We started our day at Gibraltar Rock, hiking a four-mile leg of the 1100-mile Ice Age National Scenic Trail. The Ice Age Trail winds through Wisconsin, roughly following the end moraine of the last glacier. The Gibraltar Rock segment of the trail pads upward along a slightly twisting trail softened by pine needles dropped from towering white pines. The soil is cushioned, too, by sand that had been ground up and dropped by the continental glacier that once topped the 200-foot bluff with another 1000 feet of ice until its retreat 10,000 years ago.
Gibraltar Rock itself is a sandstone butte, formed in shallow Ordovician seas 450 million years ago and then uplifted along with the rest of the Midwest. More tightly compacted in comparison to neighboring sandstones, Gibraltar Rock held together when water and ice eroded the surrounding bedrocks, resulting in the 200-foot cliff face.
Ten thousand years later, Dianne and I enjoyed the results, eating our packed lunch at the cliff overlook while watching raptors glide in the updrafts. We sat on a natural stone bench a safe and comfortable ten feet from the drop-off, but wondered at the scattered, gnarled cedars that overhung the cliff face like reckless gawkers.
Later, we swapped our hiking gear for sandals and shorts and drove the short distance to the south shore of Lake Wisconsin, a 7200-acre reservoir on the Wisconsin River impounded by the Prairie du Sac hydropower dam. The dam, southernmost of 25 hydroelectric stations on the Wisconsin River, has been generating electricity since 1914. Today the lake above the dam is a haven for boaters and fishermen, kayakers and canoeists. Below the dam, the Wisconsin River flows naturally, dam-free and unobstructed, for 93 sandy miles from Prairie du Sac to its confluence with the Mississippi.
We took a casual walk to watch cars, trucks, and motorcycles disembark from and load onto the cable-drawn Merrimac Ferry that crosses Lake Wisconsin and returns every 15 minutes from mid-April through November. Listed in the National Register of Historic Places, the ferry dates back to 1851, when it began linking the “settlements” of Madison and Baraboo along what is today Highway 113. It is the last remaining ferry among 500 that once plied across the Wisconsin River at various times and locations. The State of Wisconsin has operated the ferry since 1933. The price is right: vehicles, bicycles, and foot passengers alike cross the lake for free. Indeed, the ferry is the official pathway across the Wisconsin River for through-hikers on the Ice Age Trail.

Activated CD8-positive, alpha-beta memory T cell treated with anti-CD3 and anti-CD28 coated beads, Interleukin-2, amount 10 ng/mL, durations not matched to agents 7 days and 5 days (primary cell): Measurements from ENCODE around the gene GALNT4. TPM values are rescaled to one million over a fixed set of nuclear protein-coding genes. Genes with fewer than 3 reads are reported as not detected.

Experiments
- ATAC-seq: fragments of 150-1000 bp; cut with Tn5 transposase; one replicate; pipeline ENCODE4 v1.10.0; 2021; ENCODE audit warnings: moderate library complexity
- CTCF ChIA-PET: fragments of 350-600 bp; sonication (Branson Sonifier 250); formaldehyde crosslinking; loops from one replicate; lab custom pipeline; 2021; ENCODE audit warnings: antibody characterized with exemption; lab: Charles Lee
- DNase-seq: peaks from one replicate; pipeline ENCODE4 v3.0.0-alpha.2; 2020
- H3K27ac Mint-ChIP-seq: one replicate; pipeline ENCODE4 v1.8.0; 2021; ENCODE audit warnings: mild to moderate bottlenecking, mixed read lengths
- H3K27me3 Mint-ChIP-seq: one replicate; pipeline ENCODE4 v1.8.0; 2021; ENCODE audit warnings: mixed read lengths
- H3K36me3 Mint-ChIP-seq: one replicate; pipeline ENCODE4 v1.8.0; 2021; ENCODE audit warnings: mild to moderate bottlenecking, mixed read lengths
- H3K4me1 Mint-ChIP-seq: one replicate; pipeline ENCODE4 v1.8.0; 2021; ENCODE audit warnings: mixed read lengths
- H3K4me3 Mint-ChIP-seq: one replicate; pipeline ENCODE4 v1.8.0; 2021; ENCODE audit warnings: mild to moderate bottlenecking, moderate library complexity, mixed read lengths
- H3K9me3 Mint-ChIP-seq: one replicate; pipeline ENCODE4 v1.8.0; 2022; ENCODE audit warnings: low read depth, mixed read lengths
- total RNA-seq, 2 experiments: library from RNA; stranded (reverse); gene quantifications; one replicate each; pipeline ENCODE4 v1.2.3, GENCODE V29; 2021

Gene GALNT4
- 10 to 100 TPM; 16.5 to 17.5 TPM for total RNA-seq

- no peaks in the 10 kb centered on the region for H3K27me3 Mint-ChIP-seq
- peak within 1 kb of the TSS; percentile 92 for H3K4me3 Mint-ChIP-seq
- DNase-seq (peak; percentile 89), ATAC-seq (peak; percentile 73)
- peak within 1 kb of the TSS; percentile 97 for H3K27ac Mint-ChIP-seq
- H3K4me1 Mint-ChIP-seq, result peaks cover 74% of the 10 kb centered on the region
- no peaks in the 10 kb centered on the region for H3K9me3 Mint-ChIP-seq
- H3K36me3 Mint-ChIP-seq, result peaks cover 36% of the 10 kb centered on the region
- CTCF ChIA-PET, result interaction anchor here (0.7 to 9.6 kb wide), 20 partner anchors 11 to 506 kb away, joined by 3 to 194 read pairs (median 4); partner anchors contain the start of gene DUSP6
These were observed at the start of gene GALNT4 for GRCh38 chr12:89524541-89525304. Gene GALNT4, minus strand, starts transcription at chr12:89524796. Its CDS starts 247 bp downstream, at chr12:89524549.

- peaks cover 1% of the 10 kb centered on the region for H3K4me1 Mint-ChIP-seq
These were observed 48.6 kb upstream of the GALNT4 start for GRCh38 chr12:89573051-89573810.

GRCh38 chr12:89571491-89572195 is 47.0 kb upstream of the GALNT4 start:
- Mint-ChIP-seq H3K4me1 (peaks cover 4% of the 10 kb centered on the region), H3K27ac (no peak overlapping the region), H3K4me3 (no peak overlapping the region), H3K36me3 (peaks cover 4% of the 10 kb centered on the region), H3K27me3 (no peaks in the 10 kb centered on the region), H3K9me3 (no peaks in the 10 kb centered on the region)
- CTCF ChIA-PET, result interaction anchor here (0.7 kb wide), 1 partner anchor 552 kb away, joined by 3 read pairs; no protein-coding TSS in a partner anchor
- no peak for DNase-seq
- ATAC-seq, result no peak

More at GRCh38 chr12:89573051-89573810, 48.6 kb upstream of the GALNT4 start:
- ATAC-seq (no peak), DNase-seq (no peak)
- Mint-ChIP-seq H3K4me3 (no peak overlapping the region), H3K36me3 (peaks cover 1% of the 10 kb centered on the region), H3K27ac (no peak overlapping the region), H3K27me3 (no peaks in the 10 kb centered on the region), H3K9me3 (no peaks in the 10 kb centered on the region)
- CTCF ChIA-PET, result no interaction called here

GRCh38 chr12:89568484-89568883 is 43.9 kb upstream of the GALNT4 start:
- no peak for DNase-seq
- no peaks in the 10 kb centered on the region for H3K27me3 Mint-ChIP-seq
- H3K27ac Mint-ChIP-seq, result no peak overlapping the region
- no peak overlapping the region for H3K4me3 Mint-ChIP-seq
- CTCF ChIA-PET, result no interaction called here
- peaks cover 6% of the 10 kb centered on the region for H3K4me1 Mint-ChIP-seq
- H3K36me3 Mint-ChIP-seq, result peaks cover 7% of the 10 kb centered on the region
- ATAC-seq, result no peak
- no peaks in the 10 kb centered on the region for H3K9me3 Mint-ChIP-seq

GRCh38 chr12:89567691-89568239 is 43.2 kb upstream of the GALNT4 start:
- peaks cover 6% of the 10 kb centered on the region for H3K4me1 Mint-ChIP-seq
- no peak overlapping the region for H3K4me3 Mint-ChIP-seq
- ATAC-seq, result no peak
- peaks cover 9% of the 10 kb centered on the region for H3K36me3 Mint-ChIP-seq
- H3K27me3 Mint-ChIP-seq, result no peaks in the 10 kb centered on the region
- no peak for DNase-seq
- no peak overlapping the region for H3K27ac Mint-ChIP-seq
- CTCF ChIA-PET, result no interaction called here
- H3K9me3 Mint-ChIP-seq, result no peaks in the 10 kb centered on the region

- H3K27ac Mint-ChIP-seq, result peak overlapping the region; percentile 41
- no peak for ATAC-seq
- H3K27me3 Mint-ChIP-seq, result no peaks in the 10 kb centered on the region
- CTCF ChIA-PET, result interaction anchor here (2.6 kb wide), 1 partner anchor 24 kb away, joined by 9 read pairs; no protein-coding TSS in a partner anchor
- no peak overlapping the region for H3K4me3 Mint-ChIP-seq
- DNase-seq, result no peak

Lake Wisconsin may be an artificial wide spot on the Wisconsin River, but not far upstream once sat Glacial Lake Wisconsin. This glacial-period lake, 160 feet deep and eight times the size of Lake Winnebago (Wisconsin’s largest modern-era lake), was fed by the Wisconsin River and dammed by a wall of glacial ice.
As the glaciers melted, the river wore away at the ice obstruction, and when the wall of ice finally gave way, Glacial Lake Wisconsin drained quickly and catastrophically, carving out the renowned Wisconsin Dells, flooding the lower Wisconsin River valley, and even barreling down the Mississippi River and deepening its valleys. When the lake was fully drained, the deep, clean, shifting sands of the lower Wisconsin River and its valleys—the famed “sand counties” of Aldo Leopold’s A Sand County Almanac—were left behind.
Standing on the shore of today’s Lake Wisconsin or viewing the river from the distant Gibraltar Rock, I could only imagine the long-ago wall of water plundering down the valley. Our final venture for the day sprawled out over 23 miles of countryside via bicycle. (Columbia County publishes a bicycle route map with 14 loops on low-traffic roads, with routes ranging from 10 to 34 miles.) For a long while we passed in view of the Gibraltar Rock cliff face, experiencing the sandstone bluff from the valley base upward. Later we reached some inland lake country roads winding between Crystal and Fish lakes. Recent rains had flooded shoreline marshes and boat ramps. Along a stretch of road closed to vehicle traffic, lake waters were spilling across farm field fences and flooding into fields through an eroded nine-inch canyon in the pavement.
A series of hill climbs took us back out of the lake country till a final, steep descent led us back to the Wisconsin River, where we’d parked the car. We’d covered a lot of ground in a single day.
We got a taste of Columbia County on foot-trails ascending Gibraltar Rock, at Lake Wisconsin watching the ferry transporting cars across the Wisconsin River, and inland, by bicycle, watching floodwaters racing into fields.
I thought back to the raptors, though, circling beyond the cliff face while we ate our lunch. They’d seen it all—the cliff, river, and valleys, the wall of ice at the glacier’s edge and the deluge of water racing downstream when it all gave way.
Theirs was a more patient existence than mine, taking it all in, circling in the thermal updrafts over time.